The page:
In 1979, Anderson, Kasper, and Frankel published Total Survey Error, a book whose title everyone in the field now covets, which presented a set of empirical studies about individual nonresponse, measurement, and processing error features of health survey data. The introductory chapter of the book displays an enhanced decomposition of total survey error, emphasizing principal divisions by variance and bias, then by sampling and nonsampling, then by observation and nonobservation. They omit the notion of consistent statistical bias arising from the inherent properties of the estimate (e.g., bias of the ratio mean).

Groves (1989) attempted to link error notions from the total survey error formulation with those of psychometrics and econometrics. He presented a nested structure within “mean squared error,” first splitting on “variance” and “bias,” then on “errors of nonobservation” and “observational errors.” Some concepts in his structure are those that appear absent in psychometrics; some other concepts are those covered by psychometrics but absent in survey statistics. The key messages of the discussion in the book were that (a) the psychometric notions of reliability were conceptually equivalent to those of simple response variance in the survey literature (e.g., O'Muircheartaigh 1991); but (b) the correspondence between notions of validity and survey error concepts was complex. First, definitions of validity were numerous (complicated by expansion of adjectives placed in front of “validity,” like “statistical conclusion,” “predictive,” “concurrent,” and “theoretical”). Second, it was clear that “validity” in psychometrics differed from “bias” in survey statistics, despite the colloquial equivalence of the terms.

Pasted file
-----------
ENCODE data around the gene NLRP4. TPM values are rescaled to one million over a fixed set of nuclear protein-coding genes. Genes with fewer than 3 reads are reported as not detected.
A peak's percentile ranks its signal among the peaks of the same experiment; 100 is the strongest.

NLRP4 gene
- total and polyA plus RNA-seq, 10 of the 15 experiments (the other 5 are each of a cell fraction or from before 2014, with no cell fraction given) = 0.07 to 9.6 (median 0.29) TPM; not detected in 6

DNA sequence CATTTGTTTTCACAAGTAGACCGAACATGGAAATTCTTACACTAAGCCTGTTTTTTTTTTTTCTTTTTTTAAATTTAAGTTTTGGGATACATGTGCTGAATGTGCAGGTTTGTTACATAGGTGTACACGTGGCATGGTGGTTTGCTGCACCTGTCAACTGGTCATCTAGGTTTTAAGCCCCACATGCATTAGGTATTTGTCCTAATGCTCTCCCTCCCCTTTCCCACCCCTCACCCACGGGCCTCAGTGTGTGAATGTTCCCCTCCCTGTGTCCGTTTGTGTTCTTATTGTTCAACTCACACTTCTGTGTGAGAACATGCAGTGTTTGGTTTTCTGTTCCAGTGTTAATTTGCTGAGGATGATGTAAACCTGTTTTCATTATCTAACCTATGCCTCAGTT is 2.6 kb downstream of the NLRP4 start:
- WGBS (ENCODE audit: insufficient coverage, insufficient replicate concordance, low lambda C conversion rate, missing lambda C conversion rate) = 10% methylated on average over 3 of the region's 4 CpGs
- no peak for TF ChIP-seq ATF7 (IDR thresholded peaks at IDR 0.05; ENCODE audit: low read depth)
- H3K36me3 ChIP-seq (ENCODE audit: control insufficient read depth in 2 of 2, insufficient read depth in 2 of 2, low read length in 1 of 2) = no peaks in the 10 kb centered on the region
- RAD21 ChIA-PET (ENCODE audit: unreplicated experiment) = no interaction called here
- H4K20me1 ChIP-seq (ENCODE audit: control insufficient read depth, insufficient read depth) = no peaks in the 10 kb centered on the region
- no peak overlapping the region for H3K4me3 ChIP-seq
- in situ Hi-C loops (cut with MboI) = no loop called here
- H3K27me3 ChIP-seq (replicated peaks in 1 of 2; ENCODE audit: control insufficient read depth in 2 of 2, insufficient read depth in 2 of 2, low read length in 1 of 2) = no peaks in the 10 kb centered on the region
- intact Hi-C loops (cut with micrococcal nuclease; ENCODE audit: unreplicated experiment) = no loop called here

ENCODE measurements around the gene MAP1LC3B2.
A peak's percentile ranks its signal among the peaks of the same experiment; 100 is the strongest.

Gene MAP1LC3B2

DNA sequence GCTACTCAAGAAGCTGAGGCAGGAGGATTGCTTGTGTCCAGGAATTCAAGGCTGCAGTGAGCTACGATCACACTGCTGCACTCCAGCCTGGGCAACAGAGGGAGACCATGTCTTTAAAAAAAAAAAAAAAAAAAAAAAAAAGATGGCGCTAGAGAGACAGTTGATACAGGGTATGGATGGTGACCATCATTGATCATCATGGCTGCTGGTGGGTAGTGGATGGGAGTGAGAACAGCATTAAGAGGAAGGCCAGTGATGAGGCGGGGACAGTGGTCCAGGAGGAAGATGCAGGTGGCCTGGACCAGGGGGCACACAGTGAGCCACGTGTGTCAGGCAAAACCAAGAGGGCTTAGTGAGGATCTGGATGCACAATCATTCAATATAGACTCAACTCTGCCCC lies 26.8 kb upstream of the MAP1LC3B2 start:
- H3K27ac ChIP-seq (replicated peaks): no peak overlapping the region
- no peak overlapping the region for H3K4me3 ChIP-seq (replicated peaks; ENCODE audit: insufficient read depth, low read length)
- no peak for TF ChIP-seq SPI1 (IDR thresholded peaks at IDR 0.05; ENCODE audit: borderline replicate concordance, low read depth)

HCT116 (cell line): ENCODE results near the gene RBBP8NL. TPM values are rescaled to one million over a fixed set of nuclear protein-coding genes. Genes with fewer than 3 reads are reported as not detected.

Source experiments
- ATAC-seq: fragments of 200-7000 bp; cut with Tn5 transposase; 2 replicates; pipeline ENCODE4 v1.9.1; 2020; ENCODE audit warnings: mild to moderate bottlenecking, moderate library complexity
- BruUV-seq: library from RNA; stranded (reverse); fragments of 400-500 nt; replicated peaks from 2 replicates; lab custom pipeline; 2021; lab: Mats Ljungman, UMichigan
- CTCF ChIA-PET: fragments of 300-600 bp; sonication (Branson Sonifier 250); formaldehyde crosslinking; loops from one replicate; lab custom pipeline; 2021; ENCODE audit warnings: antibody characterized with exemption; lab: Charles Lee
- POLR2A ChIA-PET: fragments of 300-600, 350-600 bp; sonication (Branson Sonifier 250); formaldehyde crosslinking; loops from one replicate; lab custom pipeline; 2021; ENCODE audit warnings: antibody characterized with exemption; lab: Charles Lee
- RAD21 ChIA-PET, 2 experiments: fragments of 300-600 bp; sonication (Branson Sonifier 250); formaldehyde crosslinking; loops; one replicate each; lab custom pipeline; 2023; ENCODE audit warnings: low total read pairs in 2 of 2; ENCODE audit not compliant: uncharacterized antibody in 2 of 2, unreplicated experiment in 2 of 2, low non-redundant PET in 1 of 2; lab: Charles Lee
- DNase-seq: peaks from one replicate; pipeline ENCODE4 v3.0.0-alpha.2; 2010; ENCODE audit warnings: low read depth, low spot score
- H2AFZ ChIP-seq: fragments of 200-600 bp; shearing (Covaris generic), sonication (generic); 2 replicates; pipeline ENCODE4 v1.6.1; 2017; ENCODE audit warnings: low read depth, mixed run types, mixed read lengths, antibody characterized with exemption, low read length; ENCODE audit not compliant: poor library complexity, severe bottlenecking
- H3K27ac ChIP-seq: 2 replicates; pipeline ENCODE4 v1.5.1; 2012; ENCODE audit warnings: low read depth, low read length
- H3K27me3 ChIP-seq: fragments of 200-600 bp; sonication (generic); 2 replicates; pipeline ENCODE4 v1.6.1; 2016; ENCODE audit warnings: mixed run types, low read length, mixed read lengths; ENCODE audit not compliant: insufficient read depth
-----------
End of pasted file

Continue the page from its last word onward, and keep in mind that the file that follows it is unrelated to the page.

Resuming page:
The other contribution of the total survey error framework is its attention to the distinction between errors of nonobservation and errors of observation. Errors of nonobservation usually include coverage error (discrepancies on the survey statistics between the target population and the frame population), sampling error, and both unit and item nonresponse. Errors of observation involve differences between reported/recorded values of a survey variable and some “true” or underlying value. These errors of observation have produced a research literature that separately examines the influences of interviewers, mode of data collection, questionnaire, respondents, and post-survey data-processing alteration of reported data, as well as all the combined effects of those sources. These distinctions were present in Groves's formulation (1989), even though he omits processing error from his discussion.

In their 1992 volume, Nonsampling Error in Surveys, Lessler and Kalsbeek structure their presentation about frame errors, sampling errors, nonresponse errors, and measurement errors. It is important to note that Lessler and Kalsbeek evoke more explicitly the notion of “total survey design” than “total survey error” and clearly were influenced by the same notion as Dalenius that an appropriate goal was designing surveys with multiple error sources in mind.